A taxonomic survey of monocotylar Apiaceae and the implications of their morphological diversity for their systematics and evolutionстатья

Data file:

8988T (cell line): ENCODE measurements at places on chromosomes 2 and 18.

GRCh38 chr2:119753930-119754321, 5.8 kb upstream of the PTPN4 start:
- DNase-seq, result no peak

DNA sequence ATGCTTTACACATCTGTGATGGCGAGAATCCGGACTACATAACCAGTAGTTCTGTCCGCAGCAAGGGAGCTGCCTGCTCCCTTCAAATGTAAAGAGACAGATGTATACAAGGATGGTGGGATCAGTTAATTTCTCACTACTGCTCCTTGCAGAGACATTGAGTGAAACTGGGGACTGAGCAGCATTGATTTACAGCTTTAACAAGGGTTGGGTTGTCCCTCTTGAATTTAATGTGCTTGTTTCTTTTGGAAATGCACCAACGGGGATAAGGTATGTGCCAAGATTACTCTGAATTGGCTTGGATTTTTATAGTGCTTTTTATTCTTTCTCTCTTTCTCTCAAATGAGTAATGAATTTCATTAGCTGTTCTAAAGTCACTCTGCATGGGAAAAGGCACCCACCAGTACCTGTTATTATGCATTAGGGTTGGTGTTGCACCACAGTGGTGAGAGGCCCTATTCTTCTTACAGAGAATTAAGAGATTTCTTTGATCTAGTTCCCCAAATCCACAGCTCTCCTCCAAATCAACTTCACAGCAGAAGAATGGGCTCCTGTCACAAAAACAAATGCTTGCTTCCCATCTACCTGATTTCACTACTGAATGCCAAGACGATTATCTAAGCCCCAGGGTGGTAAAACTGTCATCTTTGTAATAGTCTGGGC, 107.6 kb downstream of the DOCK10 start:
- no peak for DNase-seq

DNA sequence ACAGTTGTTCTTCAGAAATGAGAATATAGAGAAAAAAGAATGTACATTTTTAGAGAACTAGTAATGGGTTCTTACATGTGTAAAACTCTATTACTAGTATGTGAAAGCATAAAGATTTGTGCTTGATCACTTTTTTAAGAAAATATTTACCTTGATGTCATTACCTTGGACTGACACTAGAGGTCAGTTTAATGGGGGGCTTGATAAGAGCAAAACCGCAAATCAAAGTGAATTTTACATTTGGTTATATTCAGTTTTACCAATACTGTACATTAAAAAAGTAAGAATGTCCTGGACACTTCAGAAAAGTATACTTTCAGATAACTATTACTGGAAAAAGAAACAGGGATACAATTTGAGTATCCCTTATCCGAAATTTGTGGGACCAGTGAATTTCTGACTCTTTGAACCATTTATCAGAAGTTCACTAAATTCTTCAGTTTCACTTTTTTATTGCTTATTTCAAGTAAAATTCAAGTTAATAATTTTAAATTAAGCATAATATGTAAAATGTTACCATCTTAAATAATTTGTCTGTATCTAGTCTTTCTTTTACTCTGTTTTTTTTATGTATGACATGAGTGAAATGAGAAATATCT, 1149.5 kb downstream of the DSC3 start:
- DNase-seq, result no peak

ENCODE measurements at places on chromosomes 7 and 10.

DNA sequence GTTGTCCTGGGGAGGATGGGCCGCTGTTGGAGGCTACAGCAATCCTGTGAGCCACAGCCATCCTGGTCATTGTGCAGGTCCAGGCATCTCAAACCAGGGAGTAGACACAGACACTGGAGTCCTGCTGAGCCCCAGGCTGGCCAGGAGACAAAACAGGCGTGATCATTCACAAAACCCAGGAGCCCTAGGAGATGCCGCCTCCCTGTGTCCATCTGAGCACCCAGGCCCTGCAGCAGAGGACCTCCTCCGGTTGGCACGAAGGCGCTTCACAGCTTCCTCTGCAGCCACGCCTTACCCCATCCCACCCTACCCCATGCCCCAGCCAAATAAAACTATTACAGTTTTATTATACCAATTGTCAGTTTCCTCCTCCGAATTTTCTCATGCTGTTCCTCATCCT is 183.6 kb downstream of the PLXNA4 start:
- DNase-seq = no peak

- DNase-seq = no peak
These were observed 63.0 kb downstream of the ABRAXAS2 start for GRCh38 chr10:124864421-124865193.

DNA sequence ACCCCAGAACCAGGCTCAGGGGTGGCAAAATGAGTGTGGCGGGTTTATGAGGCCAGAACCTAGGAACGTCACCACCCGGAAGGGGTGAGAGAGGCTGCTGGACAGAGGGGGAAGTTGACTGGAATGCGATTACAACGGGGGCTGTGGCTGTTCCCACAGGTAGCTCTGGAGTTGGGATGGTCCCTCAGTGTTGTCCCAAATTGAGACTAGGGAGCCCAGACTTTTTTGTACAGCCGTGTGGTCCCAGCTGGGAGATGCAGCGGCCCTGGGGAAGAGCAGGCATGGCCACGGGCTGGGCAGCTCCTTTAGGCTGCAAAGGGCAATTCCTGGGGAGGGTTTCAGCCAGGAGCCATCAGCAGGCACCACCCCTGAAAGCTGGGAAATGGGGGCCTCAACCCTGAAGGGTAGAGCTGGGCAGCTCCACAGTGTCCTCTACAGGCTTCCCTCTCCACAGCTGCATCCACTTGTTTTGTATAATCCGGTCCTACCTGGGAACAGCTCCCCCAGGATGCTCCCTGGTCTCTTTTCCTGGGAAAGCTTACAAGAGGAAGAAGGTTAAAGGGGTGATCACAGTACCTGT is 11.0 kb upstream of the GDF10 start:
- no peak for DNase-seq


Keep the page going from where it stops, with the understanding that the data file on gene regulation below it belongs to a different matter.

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[1] A taxonomic survey of monocotylar apiaceae and the implications of their morphological diversity for their systematics and evolution / E. V. Kljuykov, S. E. Petrova, G. V. Degtjareva et al. // Botanical Journal of the Linnean Society. — 2020. — Vol. 192, no. 3. — P. 449–473. In Apiaceae, embryos of most species have two cotyledons, but some species are consistently monocotylar. Traditionally, the monocotyly has been considered as taxonomically important at the generic level, despite its presumably multiple origins in the family. In this study, a survey of the published literature and our new findings on cotyledon number, embryo and seedling morphology and nrDNA ITS sequence data are presented to provide modern insights into the taxonomic distribution and phylogenetic relationships of monocotylar taxa. A molecular phylogenetic tree representing much of the diversity of monocotylar Apiaceae was produced to re-evaluate the potential implication of monocotyly for systematics and to elucidate its evolutionary significance in the family. Our data document the presence of monocotylar seedlings in 59 species representing 15 genera, in three species and one genus (Postiella) of which monocotylar seedlings are reported for the first time. Analysis of ITS sequence data indicates that monocotyly in Apiaceae has arisen independently in at least seven different lineages encompassing five of 41 major clades of subfamily Apioideae, but not in early-diverging lineages. Parallel evolution has resulted in a remarkable morphological similarity in monocotylar embryo and seedling organization, especially in the proportion of the cotyledon length to the axis of the embryo and the multifunctional cotyledonary tube in the seedling. These features could be considered as adaptations to a geophilic life form, as all monocotylar species are perennial herbs with tuberous underground organs distributed mainly in the Ancient Mediterranean region. The single cotyledon in Apiaceae, as in most other monocotyledonous eudicots, could be interpreted as two united cotyledons (syncotyly), but further developmental studies are needed to test this hypothesis. [ DOI ]

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